Team USA’s Jordan Greenway

If the U.S. team at the International Ice Hockey Federation World Junior Championship was a 1960s pop music group, it would probably be called Jordan and the Americans (Okay, I had to get some kind of Jay and the Americans reference in there before the end of the year).

Boston University forward Jordan Greenway continued his impressive play for Team USA at the tournament Saturday, by notching a goal and an assist and by generally wrecking havoc on Team Canada in the U.S.’s 3-1 victory at Toronto’s Air Canada Centre.

Greenway, a 2015 Minnesota Wild second round draft pick, made his 6-foot-5, 230-pound presence felt at both ends of the ice and made life miserable for Team Canada’s goaltender with numerous close-range stuff-in attempts.

His play Saturday caught the attention of analysts on the NHL Network and several folks on social media.

More from Chris Peters’ The United States of Hockey blog:  The way Greenway has developed over the last two years should give a lot of hope to Minnesota Wild fans. He played like the power forward he was brought onto this team to be, using his frame to get pucks to the net and make some plays. The move he made to score Team USA’s second goal showed his combination of power and finesse. You need guys like that to impose their will on a game and I thought we saw that more today from Greenway than any other time in the tournament.

Busting a sports myth one bobsled run at a time


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We’ve talked in this space before about the supposed “sports that we don’t do.”

You know, black folks don’t like/play hockey, don’t/can’t swim, don’t play polo, don’t do chess, don’t like winter sports.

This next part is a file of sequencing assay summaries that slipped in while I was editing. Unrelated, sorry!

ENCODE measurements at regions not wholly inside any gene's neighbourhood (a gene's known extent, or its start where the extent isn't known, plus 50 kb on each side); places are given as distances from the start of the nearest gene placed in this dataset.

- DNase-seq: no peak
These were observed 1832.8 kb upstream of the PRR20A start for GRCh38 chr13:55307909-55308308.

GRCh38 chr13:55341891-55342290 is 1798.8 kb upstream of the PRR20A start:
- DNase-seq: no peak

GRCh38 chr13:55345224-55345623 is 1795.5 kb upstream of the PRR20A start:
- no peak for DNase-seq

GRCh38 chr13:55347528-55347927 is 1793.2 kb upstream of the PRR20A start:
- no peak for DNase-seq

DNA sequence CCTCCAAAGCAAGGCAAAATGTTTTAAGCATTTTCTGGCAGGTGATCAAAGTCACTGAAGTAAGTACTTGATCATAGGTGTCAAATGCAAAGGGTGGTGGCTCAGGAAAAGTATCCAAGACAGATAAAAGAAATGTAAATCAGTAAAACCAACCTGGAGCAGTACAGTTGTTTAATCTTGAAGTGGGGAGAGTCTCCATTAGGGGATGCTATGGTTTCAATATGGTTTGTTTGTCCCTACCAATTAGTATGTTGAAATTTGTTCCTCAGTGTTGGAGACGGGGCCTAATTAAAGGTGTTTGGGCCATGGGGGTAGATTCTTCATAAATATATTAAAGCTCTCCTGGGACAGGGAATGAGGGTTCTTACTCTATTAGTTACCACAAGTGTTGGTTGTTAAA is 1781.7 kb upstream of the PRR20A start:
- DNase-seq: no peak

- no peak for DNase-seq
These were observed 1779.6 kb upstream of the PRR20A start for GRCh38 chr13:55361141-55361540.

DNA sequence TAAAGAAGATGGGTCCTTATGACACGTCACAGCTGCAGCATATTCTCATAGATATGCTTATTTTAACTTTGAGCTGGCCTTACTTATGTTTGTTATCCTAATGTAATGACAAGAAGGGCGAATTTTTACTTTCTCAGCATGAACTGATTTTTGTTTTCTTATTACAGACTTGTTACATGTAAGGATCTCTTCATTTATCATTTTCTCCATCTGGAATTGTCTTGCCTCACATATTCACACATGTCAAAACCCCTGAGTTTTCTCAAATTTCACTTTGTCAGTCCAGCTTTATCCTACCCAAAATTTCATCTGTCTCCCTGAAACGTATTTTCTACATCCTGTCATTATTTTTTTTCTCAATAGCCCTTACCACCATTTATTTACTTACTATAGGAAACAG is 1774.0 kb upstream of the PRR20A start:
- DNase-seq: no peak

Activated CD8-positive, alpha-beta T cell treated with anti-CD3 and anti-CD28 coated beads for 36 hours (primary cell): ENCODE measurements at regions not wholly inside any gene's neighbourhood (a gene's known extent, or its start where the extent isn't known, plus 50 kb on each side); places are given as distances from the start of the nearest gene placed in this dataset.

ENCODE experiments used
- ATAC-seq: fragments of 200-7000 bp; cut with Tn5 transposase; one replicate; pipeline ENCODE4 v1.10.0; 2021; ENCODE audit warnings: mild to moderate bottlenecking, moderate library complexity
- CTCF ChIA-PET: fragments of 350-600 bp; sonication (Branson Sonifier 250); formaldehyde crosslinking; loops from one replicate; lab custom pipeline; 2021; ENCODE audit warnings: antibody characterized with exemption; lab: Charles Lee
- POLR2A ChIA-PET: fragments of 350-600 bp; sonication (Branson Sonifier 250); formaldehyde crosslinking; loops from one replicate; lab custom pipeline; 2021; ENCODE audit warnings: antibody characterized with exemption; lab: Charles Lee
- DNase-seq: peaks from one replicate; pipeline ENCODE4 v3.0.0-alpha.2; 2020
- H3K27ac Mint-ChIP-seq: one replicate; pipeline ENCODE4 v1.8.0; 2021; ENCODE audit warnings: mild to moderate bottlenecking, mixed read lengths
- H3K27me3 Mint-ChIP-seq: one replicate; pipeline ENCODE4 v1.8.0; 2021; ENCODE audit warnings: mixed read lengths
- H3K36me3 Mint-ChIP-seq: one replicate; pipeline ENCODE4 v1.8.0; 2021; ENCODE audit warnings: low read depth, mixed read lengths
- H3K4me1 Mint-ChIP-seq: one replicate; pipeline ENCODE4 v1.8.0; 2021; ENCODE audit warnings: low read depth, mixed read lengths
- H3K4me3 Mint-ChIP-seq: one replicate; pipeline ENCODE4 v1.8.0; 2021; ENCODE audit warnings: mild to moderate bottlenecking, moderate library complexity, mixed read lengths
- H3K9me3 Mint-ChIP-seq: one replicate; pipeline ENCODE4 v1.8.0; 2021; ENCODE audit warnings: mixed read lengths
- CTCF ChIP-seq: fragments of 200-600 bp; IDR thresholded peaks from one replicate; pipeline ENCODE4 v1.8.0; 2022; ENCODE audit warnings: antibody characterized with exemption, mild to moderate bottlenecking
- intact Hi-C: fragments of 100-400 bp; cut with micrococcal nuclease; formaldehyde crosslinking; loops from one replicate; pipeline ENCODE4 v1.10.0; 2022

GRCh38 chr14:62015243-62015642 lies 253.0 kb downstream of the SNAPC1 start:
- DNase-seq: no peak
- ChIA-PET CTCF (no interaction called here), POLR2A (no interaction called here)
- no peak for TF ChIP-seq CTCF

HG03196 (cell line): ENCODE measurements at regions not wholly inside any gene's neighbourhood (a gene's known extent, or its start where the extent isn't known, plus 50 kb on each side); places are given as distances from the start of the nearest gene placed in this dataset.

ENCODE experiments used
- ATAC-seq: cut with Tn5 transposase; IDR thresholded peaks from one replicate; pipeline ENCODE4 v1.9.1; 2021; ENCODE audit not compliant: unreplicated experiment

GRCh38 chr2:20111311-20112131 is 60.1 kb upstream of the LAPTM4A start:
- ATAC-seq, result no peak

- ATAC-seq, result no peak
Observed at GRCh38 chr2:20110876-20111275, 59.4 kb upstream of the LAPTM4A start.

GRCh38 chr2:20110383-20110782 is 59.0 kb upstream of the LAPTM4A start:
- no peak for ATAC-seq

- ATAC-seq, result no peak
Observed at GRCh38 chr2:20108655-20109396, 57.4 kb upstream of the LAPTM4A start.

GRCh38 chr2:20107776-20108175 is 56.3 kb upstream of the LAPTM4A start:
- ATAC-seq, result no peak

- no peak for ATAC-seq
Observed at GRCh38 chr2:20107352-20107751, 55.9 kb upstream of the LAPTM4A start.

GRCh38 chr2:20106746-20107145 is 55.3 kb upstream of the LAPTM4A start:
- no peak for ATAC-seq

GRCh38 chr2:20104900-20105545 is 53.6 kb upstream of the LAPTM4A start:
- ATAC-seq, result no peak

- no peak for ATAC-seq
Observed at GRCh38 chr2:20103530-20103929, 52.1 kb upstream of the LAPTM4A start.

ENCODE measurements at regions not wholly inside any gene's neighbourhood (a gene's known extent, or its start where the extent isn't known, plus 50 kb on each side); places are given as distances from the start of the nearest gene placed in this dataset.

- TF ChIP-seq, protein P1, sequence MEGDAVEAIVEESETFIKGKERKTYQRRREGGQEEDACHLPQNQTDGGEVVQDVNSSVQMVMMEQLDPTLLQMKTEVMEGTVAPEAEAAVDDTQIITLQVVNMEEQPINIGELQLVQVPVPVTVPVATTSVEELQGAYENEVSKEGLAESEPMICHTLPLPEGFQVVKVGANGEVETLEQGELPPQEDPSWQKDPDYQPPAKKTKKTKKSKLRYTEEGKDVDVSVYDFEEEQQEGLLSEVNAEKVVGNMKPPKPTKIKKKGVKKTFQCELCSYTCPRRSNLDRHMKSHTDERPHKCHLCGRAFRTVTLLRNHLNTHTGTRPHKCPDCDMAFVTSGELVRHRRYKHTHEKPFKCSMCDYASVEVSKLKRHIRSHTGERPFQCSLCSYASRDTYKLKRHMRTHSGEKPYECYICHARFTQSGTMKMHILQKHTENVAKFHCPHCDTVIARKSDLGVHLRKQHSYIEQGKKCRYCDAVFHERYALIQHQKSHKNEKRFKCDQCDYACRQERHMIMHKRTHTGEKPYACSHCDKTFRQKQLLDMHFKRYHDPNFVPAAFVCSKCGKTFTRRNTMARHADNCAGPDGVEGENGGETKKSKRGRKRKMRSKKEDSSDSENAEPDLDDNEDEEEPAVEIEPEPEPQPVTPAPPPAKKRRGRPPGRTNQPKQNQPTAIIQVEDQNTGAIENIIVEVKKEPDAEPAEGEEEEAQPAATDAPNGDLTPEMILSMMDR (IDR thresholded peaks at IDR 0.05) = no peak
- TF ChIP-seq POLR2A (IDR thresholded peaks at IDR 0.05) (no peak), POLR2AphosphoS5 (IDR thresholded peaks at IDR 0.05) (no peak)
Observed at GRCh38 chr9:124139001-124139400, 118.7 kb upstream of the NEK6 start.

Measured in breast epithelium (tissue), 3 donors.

The 2014 Winter Olympics opened a lot of people’s eyes that when it comes to blacks and bobsledding, we are more than just Jamaica.

The U.S. Women’s Bobsled Team featured five women of color. The sisters of sled are back on the track in 2016-17, and they have a new member, rookie Briauna Jones, a former track athlete at the University of North Carolina-Charlotte.

The U.S. Women's Bobsled National Team. Left to Right, Kehri Jones, Brittany Reinbolt, Aja Evans, Lauren Gibbs, Elana Meyers Taylor, Lolo Jones, and Briauna Jones (Photo/Molly Choma/USA Bobsled & Skeleton).

The U.S. Women’s Bobsled National Team. Left to Right, Kehri Jones, Brittany Reinbolt, Aja Evans, Lauren Gibbs, Elana Meyers Taylor, Jamie Greubel Poser, Lolo Jones, and Briauna Jones (Photo/Molly Choma/USA Bobsled & Skeleton).

On the men’s side, there are two brothers: Adrian Adams, a former North Carolina A&T State University football player, and Chris Kinney, a former Georgetown University hurdler.

The crew of the four-man sled on the U.S. Men's Bobsled National Team. Left to right, Christopher Kinney, Adrian Adams, Frank Del Duca, and Codie Bascue (Photo/Molly Choma/ USA Bobsled & Skeleton).

The crew of the four-man sled on the U.S. Men’s Bobsled National Team. Left to right, Christopher Kinney, Adrian Adams, Frank Del Duca, and Codie Bascue (Photo/Molly Choma/ USA Bobsled & Skeleton).

I’ve chronicled the journeys  of Jones and Adams from the tack and gridiron to bobsled for McClatchy Newspapers. Please take a moment and learn about these fascinating myth-busters who hope to compete at the 2018 Winter Olympics in South Korea.